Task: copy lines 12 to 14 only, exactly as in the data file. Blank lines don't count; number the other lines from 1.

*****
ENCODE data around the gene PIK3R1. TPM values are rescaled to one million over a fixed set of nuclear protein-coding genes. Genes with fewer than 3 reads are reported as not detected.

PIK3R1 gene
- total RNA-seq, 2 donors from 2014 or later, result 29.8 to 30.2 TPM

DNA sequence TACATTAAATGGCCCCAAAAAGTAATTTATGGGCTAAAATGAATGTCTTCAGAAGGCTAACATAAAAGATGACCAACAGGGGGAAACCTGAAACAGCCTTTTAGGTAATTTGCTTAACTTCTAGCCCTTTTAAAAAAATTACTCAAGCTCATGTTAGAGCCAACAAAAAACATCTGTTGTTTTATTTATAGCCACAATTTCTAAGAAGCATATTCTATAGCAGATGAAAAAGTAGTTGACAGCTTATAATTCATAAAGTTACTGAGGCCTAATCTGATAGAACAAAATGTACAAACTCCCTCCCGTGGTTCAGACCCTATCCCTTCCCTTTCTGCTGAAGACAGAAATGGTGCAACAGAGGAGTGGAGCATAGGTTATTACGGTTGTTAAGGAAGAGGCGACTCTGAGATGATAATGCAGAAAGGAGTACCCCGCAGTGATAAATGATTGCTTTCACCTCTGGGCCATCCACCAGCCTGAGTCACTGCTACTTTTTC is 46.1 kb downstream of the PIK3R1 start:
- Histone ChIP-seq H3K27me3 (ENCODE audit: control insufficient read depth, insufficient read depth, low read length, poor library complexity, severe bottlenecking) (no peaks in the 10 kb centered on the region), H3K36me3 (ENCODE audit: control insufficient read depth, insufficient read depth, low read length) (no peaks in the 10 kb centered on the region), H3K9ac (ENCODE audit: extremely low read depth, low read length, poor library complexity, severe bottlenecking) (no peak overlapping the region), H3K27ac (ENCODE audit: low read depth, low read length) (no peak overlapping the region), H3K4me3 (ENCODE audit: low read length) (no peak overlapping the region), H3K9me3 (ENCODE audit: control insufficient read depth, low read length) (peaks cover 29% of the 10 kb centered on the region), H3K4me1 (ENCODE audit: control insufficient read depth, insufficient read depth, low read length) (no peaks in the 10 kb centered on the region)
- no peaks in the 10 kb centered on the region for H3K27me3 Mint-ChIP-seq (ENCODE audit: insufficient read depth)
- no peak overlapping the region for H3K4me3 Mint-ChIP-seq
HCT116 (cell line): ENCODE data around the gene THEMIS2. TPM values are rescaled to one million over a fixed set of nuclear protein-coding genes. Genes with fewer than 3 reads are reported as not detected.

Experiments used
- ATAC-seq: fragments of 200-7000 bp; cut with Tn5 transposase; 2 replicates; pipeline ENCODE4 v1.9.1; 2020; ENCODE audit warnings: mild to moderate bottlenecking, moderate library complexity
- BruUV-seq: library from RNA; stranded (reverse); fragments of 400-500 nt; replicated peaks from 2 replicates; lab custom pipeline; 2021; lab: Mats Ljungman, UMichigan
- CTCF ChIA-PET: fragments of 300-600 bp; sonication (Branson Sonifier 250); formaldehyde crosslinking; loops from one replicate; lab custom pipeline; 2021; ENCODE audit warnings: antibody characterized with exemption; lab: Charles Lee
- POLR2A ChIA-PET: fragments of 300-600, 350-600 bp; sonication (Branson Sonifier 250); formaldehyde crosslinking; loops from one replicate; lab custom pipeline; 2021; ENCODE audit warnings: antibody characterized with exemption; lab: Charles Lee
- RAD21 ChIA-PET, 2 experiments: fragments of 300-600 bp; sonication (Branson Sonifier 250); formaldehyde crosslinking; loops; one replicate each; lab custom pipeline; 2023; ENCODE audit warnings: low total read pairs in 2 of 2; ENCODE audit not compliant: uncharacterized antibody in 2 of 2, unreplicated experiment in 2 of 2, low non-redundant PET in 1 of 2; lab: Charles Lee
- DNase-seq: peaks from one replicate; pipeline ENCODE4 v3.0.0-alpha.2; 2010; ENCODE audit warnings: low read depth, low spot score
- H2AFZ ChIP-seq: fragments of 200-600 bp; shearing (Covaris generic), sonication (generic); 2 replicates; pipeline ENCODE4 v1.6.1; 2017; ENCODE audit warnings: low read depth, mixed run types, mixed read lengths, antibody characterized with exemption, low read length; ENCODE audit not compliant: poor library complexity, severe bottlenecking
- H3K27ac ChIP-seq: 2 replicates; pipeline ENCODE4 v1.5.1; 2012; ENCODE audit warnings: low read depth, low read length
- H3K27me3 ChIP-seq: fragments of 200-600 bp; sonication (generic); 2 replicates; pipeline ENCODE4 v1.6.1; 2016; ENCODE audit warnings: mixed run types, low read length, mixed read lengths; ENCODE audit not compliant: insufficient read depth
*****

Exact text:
- CTCF ChIA-PET: fragments of 300-600 bp; sonication (Branson Sonifier 250); formaldehyde crosslinking; loops from one replicate; lab custom pipeline; 2021; ENCODE audit warnings: antibody characterized with exemption; lab: Charles Lee
- POLR2A ChIA-PET: fragments of 300-600, 350-600 bp; sonication (Branson Sonifier 250); formaldehyde crosslinking; loops from one replicate; lab custom pipeline; 2021; ENCODE audit warnings: antibody characterized with exemption; lab: Charles Lee
- RAD21 ChIA-PET, 2 experiments: fragments of 300-600 bp; sonication (Branson Sonifier 250); formaldehyde crosslinking; loops; one replicate each; lab custom pipeline; 2023; ENCODE audit warnings: low total read pairs in 2 of 2; ENCODE audit not compliant: uncharacterized antibody in 2 of 2, unreplicated experiment in 2 of 2, low non-redundant PET in 1 of 2; lab: Charles Lee